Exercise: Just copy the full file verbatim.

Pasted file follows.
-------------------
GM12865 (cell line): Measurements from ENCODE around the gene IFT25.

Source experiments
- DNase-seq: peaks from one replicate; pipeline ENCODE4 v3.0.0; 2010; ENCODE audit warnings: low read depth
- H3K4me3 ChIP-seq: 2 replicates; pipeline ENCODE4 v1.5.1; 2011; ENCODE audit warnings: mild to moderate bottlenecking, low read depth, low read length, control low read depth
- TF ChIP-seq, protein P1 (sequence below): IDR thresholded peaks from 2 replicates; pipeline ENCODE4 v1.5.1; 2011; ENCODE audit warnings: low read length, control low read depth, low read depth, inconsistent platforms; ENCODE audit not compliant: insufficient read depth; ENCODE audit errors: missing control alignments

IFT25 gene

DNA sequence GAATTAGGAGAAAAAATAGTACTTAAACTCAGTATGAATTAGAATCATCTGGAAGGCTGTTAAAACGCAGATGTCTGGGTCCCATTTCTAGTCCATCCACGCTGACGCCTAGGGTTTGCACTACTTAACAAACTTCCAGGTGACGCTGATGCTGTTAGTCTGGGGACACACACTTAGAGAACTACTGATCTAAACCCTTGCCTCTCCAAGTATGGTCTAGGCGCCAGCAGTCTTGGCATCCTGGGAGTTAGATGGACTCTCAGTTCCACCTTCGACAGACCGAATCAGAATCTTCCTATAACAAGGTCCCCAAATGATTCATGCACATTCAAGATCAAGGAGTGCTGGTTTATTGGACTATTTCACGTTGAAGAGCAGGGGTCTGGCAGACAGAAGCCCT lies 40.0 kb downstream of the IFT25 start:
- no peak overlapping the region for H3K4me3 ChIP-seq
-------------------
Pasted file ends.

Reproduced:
GM12865 (cell line): Measurements from ENCODE around the gene IFT25.

Source experiments
- DNase-seq: peaks from one replicate; pipeline ENCODE4 v3.0.0; 2010; ENCODE audit warnings: low read depth
- H3K4me3 ChIP-seq: 2 replicates; pipeline ENCODE4 v1.5.1; 2011; ENCODE audit warnings: mild to moderate bottlenecking, low read depth, low read length, control low read depth
- TF ChIP-seq, protein P1 (sequence below): IDR thresholded peaks from 2 replicates; pipeline ENCODE4 v1.5.1; 2011; ENCODE audit warnings: low read length, control low read depth, low read depth, inconsistent platforms; ENCODE audit not compliant: insufficient read depth; ENCODE audit errors: missing control alignments

IFT25 gene

DNA sequence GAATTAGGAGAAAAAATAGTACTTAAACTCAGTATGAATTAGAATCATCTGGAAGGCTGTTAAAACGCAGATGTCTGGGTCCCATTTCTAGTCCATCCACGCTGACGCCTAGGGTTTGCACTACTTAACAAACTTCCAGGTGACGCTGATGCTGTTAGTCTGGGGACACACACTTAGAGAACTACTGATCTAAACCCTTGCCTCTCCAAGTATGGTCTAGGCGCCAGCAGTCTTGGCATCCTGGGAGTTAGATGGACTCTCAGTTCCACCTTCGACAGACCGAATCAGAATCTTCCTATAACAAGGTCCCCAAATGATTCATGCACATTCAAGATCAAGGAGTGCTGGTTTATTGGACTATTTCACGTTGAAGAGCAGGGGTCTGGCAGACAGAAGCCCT lies 40.0 kb downstream of the IFT25 start:
- no peak overlapping the region for H3K4me3 ChIP-seq